How to find out the minimum popular vote percentage a successful US presidential candidate can have?
How to find out the minimum popular vote percentage determine the minimum popular vote that yields a majority of electors in the college?
The answer to this is 0%. It is possible to win one to nothing in enough states that the candidates gets at least 270 electoral college votes, which is enough to win. If a candidate did that in forty-nine states plus the District of Columbia while losing California by ten million to none, that would round to 0% of the popular vote while producing an electoral college landslide (483-55).
Admittedly that is an unlikely result, but it is a mathematically possible one.
In a comment, you explain that you want something more like the method in this answer.
yes, that is close to what I need, but the answer assumes a constant turnout across all states. I would like to use the actual turnover from 2016 November elections. So, my question reduces to: where can I find the actual cast votes per each state (since the algorithm is validated by the linked answer - winning with a one-vote margin the states with the highest ratio of electoral votes per capita.)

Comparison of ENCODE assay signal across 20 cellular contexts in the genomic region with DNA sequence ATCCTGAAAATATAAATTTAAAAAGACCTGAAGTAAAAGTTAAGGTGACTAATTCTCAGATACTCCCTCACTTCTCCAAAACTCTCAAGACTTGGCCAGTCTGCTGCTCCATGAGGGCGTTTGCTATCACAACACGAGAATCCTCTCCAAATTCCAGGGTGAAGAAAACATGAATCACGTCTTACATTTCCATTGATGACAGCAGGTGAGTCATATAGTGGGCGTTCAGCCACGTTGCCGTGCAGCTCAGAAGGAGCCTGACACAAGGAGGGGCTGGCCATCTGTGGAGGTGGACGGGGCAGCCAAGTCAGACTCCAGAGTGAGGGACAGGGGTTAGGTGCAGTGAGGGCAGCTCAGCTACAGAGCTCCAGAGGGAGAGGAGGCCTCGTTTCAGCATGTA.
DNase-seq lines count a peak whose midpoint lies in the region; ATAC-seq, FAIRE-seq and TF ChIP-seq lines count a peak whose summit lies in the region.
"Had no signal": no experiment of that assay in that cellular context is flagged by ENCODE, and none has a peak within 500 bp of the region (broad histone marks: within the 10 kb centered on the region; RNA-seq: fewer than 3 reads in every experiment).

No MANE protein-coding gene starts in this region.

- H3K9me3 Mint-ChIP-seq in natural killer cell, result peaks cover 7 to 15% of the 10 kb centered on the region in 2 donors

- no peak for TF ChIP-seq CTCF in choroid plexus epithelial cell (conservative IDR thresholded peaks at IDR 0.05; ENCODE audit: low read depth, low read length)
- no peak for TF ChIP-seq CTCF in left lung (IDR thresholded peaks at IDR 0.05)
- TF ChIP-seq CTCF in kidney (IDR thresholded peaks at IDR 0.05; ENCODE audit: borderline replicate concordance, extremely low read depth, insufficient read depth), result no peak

If you want the actual votes cast per state in 2016, that's on Wikipedia. It also has the electoral college votes per state, but it removes faithless electors for other candidates. You might prefer to get the electoral college numbers for the whole states.
I threw it in a spreadsheet, and the winner of the thirty-one places with the fewest votes per electoral college vote loses the popular vote by about 79.6% to 20.4%. That assumes that the same number of people vote overall, but they all vote for one of two candidates. In twenty-five places, everyone votes for one candidate. This results in 268 electoral college votes. In thirty-one places, the vote is as closely divided as it can be and still produce a decision.
There are fifty-six places rather than fifty states because the District of Columbia is not a state but has three electors and Maine and Nebraska split off the votes for their five congressional districts.
Note that each state has more than two candidates in the real election of 2016. You could use this to further reduce the margin. Instead of winning a majority, a plurality would be sufficient. So it would be possible to win with 10% or less.